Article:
Use a high performance coolant. Coolant additives and water-free coolant can make your car’s cooling system more effective, lowering engine temperatures.
Consider upgrading to modern cooling components. A new aluminum radiator will release more heat, while an electric fan can spin independently of the engine. Switching to a high flow water pump can keep hot antifreeze flowing into the radiator at low engine speeds.
Need a temporary fix? Place a bag of ice in front of the radiator. This is a common trick used to keep engines cool in parades. The ice chills the air as it passes into the radiator, so it can absorb more heat.
How Do I Prevent Vapor Lock?
When gas inside fuel lines gets too hot, it can vaporize, causing vapor lock. With less fuel entering the carburetor, the air/fuel mixture leans out, reducing power and eventually stalling the engine. While this can happen in a modern fuel injected engine, it’s far more common in cars with carburetors and mechanical fuel pumps. This is due in part to modern fuels, which are blended to be more volatile, so they burn better. This also lowers the boiling point, so it’s easier to turn the fuel into vapor. To prevent vapor lock, you need to reduce the heat reaching the fuel.
Insulate your fuel components. A phenolic carburetor spacer stops heat transfer between the intake manifold and carburetor. Heat shielding wrap slows the transfer of heat from the engine to the fuel lines.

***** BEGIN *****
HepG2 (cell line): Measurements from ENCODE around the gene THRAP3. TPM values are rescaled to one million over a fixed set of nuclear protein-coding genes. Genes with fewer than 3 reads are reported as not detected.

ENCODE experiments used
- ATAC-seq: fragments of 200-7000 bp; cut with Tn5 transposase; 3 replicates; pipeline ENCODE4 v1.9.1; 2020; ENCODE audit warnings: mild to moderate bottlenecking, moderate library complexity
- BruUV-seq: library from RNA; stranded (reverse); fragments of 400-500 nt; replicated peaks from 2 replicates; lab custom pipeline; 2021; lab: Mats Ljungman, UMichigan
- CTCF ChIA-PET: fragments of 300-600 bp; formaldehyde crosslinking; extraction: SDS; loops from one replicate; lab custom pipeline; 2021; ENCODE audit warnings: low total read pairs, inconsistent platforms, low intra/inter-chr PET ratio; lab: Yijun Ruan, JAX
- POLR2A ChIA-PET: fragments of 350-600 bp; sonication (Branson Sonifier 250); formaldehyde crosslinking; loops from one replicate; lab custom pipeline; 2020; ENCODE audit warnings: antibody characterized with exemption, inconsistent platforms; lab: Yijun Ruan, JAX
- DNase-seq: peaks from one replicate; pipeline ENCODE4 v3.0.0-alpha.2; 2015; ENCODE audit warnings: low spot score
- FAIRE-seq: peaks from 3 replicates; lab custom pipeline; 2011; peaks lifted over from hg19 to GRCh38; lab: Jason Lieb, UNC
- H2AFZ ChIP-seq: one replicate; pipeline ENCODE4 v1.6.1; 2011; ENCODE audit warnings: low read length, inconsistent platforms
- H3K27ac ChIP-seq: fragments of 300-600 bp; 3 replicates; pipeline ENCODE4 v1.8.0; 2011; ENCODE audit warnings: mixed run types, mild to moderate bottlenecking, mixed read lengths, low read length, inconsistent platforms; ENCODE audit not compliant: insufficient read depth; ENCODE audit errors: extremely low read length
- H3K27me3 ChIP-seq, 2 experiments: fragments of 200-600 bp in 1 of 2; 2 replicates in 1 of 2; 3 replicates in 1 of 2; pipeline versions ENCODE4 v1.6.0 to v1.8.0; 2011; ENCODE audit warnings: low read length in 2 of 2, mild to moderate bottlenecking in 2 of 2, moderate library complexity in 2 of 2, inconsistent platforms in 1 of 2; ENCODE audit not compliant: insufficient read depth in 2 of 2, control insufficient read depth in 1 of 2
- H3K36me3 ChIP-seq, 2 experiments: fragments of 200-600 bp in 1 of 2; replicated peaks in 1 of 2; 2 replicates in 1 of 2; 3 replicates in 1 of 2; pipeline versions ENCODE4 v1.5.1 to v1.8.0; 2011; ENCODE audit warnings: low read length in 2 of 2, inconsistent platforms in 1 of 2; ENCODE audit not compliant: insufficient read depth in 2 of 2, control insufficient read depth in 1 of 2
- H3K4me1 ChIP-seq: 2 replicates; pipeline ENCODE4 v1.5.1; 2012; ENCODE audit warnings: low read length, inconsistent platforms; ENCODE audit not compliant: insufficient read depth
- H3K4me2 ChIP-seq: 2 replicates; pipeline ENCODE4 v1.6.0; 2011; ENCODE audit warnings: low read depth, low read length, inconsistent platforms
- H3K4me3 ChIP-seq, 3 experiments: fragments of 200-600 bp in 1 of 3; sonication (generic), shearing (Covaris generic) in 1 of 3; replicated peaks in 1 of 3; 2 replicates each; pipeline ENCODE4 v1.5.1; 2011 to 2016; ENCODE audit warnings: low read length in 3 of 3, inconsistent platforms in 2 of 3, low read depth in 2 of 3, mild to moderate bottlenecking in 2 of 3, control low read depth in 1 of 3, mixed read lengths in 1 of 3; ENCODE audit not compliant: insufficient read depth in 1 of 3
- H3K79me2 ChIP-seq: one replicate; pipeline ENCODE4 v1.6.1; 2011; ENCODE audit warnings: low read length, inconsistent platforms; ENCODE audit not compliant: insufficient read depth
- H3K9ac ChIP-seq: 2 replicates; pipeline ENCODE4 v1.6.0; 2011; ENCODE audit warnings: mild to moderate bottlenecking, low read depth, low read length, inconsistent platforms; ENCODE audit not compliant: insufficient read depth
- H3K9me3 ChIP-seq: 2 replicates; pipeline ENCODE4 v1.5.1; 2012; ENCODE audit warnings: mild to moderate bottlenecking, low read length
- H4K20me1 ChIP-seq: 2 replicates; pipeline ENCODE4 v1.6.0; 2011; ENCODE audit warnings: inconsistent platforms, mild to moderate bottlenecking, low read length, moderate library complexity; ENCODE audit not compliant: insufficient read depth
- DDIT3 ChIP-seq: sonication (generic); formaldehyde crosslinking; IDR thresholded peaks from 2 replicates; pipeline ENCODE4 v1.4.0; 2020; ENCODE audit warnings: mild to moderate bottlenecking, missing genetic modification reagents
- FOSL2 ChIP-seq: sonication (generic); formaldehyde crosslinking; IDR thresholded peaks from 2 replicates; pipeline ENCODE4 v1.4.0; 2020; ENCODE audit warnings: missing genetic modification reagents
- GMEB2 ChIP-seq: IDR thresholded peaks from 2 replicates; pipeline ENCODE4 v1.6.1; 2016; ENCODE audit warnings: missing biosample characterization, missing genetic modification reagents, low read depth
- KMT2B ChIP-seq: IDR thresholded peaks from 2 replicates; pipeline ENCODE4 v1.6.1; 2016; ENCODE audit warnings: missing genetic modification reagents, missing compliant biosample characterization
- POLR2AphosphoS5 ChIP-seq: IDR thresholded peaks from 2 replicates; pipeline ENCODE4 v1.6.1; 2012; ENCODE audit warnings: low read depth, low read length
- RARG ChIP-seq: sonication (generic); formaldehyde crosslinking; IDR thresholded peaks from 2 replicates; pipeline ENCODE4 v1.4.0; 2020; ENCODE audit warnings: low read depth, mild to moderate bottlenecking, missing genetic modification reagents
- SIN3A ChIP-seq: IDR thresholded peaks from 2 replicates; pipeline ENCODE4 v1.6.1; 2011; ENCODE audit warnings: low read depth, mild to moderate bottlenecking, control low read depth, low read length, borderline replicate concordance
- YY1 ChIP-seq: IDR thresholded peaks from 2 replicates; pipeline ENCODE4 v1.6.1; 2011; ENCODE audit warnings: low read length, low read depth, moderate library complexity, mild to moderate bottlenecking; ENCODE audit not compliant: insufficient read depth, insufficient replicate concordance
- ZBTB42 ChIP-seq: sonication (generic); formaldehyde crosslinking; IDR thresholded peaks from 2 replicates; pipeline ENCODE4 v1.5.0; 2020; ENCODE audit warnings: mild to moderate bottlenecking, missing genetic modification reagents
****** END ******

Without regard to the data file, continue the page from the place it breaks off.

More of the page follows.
Mechanical fuel pumps mount to the engine, where they absorb heat from the engine bay. Switching to a modern electric system lets you move the pump to the gas tank, keeping it cool.
Older vehicles use an engine-driven fan. At idle, the fan isn’t moving much air through the engine compartment, increasing ambient temperatures. Switching to an electric fan keeps air flowing, even at idle.
Switch to a return fuel system. Instead of adjusting the fuel going to the carburetor according to demand, a return fuel system maintains steady fuel flow, pushing any excess gas back to the tank. This keeps the fuel inside the hoses and carburetor from staying in the engine bay long enough to turn into vapor.
Driving in the Rain
If you need to drive in the rain, start by addressing the basics: make sure your wipers work, check the windshield washer bottle.
Big air scoops look cool, but they pick up everything in their path, including water. Get enough water into the engine, and it can hydrolock. Some factory scoops can be closed, keeping water out. If you have a dragster intake, you should probably skip driving in the rain altogether.
Water can cause all kinds of problems if it reaches an exposed engine. Driving without a hood lets moisture collect in the distributor cap and plug wires, causing ignition problems. It also changes how air flows around and through the engine compartment. Water is more likely to splash onto belts. At high speeds, air can be directed away from the radiator, no matter the weather conditions.
Leaking door and window seals can lead to soaked upholstery. Saturating door seals with a silicone lubricant or a seal conditioner a couple days ahead of time. As the seals absorb these chemicals, they will swell, filling in some of the gaps. However, this fix is only temporary. You should also check the drain holes in the body. If these clog, they can trap rain and condensation, keeping your interior wet and promoting mold growth.